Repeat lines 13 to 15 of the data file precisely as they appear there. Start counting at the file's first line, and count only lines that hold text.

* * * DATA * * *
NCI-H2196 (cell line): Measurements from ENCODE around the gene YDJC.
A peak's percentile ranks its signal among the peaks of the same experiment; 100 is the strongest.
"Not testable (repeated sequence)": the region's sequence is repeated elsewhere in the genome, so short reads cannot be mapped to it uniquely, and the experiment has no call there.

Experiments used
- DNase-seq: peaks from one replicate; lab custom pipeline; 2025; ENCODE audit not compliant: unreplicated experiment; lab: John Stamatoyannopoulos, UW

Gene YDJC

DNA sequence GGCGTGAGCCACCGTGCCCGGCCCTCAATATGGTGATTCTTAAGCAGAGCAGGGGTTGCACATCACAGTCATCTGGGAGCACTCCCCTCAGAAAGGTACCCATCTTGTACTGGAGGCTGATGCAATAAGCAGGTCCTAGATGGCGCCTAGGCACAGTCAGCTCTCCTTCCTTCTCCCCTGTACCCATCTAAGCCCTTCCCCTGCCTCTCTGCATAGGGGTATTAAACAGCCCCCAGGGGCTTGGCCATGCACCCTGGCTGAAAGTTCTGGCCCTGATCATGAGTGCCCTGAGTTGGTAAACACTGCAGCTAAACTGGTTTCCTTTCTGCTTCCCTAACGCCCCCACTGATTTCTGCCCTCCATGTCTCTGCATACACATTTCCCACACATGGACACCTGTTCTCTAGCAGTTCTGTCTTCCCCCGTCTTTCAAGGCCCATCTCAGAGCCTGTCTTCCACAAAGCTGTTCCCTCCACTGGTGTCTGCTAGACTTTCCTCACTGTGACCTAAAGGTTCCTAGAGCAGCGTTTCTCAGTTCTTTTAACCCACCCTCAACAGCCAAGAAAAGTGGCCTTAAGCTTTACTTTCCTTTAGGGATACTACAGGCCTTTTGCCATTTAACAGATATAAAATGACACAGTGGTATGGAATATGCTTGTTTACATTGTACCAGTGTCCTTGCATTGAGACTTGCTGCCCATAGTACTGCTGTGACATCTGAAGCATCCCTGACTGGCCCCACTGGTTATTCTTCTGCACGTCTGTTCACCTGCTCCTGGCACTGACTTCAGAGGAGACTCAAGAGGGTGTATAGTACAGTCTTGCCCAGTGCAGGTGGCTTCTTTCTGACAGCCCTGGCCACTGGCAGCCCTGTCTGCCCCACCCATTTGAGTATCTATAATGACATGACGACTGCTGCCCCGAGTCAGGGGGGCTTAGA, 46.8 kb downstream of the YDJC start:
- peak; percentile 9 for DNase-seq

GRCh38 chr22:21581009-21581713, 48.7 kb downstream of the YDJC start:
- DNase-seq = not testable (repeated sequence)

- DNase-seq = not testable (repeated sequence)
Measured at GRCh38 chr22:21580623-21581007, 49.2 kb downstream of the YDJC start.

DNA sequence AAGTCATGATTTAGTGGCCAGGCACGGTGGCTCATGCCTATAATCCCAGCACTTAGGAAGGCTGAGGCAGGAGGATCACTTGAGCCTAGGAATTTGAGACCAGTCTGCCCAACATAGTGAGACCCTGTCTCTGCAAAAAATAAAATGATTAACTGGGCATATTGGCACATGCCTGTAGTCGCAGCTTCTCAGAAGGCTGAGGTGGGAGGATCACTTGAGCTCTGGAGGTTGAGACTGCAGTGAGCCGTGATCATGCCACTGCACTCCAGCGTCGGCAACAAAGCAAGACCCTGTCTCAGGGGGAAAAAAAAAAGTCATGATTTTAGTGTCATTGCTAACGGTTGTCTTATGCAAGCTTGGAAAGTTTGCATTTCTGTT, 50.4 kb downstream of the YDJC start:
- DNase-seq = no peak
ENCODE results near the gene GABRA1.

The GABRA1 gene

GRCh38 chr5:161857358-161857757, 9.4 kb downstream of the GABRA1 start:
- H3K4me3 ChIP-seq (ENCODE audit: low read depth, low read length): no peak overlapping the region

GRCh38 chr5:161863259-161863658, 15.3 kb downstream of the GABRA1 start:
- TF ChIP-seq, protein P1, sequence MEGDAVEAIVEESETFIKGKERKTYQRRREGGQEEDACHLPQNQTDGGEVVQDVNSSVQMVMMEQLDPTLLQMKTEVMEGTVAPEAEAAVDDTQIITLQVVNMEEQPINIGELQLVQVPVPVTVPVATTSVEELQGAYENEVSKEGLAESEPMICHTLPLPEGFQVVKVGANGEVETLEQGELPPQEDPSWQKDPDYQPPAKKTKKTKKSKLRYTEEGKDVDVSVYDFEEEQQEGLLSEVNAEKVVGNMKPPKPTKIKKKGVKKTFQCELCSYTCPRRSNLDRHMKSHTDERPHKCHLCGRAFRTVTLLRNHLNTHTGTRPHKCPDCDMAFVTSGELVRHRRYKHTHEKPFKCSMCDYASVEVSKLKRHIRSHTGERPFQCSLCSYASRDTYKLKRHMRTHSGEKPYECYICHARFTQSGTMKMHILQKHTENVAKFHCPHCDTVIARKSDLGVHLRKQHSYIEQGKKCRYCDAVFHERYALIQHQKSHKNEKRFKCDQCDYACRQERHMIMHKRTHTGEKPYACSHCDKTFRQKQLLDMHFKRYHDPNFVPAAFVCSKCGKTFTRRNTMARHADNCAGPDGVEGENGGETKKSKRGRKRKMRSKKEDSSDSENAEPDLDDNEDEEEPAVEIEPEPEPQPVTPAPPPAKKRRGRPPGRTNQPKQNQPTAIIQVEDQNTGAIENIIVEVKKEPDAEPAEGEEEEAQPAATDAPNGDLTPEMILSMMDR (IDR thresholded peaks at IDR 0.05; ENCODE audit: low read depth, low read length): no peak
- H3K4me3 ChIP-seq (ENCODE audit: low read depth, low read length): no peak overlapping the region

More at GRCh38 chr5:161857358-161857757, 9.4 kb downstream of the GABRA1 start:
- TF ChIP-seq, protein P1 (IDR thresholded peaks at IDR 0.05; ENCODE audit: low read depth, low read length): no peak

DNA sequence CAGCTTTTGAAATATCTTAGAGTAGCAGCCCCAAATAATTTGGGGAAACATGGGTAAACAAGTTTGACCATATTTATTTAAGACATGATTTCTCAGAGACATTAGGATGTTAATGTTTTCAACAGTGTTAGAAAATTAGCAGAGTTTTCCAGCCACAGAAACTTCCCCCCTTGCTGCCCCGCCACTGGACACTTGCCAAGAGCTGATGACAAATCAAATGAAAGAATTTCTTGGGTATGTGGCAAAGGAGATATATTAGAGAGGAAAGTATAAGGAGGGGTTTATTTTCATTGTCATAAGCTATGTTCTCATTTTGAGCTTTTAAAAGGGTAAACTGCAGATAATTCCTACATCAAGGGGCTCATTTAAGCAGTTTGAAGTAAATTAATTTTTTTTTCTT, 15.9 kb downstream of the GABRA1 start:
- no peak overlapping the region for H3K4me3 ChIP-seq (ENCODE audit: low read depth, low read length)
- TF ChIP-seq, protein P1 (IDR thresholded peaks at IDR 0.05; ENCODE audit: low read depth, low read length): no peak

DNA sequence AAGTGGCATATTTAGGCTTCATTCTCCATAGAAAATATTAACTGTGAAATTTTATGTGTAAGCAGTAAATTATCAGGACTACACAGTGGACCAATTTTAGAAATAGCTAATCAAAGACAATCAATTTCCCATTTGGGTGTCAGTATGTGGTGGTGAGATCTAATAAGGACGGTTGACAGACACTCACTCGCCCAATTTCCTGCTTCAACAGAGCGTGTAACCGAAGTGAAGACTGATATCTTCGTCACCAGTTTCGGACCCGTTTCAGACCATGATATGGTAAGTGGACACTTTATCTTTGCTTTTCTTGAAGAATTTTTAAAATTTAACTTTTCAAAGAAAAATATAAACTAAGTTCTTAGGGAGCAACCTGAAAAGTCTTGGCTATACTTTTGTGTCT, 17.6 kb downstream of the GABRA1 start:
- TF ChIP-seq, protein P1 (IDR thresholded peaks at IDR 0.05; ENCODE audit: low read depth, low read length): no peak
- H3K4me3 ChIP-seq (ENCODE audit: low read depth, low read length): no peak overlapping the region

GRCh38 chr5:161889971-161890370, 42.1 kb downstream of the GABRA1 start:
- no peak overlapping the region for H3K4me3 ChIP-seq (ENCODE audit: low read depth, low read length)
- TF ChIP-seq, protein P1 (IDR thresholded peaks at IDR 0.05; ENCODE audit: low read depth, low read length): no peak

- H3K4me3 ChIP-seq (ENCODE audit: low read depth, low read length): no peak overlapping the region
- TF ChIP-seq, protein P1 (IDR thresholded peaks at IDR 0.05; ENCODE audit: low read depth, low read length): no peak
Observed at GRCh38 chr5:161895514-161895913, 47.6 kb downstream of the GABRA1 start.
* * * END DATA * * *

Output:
DNA sequence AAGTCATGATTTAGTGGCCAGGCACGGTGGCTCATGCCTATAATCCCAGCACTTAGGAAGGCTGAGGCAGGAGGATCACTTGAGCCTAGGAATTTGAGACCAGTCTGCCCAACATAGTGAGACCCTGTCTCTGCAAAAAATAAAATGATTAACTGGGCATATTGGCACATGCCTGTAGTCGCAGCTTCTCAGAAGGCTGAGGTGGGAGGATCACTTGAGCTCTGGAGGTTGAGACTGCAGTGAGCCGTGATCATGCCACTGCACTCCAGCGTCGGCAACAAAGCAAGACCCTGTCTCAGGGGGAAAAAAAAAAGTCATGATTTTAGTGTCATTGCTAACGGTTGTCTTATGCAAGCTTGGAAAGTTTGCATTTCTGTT, 50.4 kb downstream of the YDJC start:
- DNase-seq = no peak
ENCODE results near the gene GABRA1.